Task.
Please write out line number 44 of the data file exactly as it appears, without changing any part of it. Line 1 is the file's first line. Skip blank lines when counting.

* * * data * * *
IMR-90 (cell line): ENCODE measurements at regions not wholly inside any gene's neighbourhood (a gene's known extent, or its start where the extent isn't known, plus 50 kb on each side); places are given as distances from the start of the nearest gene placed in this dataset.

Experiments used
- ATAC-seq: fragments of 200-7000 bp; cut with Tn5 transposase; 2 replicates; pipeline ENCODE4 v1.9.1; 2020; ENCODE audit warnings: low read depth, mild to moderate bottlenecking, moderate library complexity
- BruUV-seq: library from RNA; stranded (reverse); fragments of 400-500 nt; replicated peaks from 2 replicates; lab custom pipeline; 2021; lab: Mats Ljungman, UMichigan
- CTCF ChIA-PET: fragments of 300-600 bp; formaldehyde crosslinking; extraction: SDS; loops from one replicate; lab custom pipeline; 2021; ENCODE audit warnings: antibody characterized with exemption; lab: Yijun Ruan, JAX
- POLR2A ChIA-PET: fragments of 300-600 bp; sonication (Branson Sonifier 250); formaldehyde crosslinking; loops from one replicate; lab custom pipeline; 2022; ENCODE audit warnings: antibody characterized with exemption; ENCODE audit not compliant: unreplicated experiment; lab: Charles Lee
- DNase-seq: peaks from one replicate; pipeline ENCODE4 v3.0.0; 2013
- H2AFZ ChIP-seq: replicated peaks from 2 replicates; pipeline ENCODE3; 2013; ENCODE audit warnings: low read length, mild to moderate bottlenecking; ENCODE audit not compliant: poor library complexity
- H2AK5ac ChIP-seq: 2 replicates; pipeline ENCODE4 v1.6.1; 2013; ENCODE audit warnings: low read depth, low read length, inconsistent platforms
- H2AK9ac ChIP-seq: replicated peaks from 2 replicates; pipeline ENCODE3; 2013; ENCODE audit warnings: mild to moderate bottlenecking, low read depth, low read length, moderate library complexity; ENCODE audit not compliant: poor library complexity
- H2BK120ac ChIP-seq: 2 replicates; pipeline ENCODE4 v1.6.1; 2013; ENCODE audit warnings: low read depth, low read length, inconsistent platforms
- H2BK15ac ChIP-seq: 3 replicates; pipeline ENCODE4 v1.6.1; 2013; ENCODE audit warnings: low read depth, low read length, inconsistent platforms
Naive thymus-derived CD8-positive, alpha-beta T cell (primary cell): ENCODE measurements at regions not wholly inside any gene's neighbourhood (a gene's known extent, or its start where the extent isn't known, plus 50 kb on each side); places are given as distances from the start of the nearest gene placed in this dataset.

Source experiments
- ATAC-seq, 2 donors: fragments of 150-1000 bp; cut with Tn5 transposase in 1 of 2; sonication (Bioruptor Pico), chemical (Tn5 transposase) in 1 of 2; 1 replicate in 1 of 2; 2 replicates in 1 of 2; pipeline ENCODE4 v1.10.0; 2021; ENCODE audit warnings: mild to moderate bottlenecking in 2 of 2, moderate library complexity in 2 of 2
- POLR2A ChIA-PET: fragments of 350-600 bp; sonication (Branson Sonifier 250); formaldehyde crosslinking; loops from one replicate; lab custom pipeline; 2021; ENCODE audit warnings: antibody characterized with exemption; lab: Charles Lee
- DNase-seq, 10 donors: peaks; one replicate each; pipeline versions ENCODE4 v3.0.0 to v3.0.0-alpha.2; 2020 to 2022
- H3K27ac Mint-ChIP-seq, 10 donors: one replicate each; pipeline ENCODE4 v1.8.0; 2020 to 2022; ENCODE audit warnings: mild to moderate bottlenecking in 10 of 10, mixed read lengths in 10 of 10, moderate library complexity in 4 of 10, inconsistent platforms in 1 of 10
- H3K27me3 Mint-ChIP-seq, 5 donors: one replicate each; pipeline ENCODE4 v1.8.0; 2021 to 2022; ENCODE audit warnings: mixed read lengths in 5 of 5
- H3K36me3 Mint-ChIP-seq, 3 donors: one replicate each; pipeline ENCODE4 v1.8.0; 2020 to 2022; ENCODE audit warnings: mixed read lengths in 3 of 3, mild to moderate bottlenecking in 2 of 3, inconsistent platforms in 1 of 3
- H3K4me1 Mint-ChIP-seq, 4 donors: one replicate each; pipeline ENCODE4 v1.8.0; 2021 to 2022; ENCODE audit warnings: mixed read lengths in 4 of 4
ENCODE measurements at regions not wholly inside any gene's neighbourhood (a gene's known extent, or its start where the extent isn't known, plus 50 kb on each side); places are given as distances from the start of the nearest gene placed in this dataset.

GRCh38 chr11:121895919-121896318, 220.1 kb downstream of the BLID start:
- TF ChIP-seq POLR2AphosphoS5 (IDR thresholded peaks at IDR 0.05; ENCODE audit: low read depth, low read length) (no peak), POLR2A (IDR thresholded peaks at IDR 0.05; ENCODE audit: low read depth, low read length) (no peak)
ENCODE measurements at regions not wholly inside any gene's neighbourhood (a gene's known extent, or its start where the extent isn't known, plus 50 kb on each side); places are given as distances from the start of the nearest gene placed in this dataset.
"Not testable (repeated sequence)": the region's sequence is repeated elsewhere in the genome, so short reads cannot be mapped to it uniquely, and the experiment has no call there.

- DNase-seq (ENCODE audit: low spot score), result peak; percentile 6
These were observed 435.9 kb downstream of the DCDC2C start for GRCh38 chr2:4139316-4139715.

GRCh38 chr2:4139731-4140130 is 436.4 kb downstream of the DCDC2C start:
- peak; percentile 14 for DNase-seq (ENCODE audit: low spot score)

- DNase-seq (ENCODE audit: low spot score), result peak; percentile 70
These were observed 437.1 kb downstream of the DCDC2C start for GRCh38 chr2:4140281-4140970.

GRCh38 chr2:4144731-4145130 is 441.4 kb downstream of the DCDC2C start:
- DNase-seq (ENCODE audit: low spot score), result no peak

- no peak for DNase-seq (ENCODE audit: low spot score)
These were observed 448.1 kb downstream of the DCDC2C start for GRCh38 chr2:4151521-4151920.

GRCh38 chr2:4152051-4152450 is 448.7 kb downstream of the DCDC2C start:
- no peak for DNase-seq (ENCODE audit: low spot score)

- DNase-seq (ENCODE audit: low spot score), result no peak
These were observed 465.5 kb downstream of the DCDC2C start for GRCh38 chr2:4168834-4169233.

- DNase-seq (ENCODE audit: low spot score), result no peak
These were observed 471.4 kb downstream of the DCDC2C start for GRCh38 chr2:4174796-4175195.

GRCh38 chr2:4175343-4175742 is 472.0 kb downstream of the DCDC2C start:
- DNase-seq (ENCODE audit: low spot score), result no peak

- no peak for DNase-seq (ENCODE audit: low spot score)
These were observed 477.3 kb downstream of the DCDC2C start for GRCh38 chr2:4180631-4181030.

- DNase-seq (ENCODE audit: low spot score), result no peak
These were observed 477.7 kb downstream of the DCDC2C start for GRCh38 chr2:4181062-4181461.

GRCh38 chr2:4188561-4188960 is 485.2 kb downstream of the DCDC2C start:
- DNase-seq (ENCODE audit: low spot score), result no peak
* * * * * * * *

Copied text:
- DNase-seq (ENCODE audit: low spot score), result no peak